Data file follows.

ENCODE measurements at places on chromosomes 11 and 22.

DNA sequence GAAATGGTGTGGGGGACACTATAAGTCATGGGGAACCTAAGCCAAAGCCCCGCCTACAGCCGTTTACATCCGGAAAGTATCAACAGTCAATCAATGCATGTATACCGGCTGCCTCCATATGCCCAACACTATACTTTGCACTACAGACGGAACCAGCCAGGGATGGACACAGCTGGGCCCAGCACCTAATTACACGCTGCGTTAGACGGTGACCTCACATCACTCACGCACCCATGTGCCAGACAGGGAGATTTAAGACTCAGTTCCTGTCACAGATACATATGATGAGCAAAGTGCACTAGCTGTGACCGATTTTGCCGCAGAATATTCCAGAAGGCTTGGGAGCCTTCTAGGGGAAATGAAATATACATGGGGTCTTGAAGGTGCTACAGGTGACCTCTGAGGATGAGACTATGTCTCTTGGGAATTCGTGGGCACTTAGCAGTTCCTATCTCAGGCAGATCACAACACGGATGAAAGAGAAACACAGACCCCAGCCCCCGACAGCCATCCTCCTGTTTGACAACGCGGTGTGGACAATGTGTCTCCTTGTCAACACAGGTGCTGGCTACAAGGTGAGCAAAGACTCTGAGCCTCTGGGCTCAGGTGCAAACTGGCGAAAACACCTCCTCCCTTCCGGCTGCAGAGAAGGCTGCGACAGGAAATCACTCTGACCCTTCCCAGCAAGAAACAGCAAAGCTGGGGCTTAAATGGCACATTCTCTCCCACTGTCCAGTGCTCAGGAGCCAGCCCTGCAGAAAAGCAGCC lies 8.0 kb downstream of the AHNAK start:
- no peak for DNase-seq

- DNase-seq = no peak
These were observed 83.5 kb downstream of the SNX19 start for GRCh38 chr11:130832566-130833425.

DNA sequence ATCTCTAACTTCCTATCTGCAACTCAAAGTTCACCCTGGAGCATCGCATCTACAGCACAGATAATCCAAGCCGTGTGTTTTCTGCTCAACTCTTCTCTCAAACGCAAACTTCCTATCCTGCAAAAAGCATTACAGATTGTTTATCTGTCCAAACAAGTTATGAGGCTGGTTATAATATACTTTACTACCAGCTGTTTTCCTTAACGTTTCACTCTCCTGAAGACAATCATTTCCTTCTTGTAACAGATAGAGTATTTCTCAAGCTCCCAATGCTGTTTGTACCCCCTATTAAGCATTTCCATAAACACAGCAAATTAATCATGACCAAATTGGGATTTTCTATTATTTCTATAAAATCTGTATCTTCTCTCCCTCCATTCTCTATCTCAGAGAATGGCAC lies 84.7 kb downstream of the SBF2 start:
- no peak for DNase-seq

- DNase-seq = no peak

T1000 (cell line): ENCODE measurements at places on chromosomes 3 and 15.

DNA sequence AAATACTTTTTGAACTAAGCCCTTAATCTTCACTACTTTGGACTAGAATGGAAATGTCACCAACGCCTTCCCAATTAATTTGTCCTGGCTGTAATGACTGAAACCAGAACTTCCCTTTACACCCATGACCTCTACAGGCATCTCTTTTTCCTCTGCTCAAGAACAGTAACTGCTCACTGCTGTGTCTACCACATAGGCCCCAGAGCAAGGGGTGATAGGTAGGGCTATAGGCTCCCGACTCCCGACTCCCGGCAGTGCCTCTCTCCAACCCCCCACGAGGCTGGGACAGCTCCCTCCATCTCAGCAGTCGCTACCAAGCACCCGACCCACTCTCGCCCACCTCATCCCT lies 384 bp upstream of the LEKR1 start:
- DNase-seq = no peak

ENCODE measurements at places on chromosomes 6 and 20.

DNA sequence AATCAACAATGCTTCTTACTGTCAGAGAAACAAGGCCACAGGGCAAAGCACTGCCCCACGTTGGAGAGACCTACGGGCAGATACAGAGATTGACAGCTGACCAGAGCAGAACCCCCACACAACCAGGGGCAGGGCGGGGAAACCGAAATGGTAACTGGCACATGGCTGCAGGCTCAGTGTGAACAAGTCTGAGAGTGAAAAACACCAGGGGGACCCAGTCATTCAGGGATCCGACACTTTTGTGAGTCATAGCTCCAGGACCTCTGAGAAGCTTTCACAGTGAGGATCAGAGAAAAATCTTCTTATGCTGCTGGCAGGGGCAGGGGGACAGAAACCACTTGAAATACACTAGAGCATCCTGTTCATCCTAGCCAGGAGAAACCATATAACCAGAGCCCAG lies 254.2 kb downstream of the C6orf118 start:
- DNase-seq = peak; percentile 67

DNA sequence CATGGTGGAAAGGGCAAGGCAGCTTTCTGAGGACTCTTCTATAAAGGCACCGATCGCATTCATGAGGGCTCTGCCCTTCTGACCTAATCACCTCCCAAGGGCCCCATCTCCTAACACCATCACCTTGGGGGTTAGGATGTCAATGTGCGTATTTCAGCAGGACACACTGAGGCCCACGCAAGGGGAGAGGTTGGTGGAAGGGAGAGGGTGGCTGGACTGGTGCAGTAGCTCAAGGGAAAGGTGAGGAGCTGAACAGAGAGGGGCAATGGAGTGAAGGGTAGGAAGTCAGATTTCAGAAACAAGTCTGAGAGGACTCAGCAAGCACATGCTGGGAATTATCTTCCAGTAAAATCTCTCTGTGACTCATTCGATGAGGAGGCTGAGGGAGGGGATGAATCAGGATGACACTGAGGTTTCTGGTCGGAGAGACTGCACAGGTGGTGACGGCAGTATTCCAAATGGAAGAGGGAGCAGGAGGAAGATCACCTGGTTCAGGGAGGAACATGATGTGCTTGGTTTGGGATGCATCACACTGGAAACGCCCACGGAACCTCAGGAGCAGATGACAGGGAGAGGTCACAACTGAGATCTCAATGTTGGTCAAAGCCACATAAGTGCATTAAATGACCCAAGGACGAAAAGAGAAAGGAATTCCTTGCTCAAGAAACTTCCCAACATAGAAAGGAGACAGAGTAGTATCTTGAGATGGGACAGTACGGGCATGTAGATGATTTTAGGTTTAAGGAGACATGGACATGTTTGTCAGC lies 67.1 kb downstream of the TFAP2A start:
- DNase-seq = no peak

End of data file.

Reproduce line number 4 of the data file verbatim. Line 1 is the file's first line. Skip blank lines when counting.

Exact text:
- DNase-seq = no peak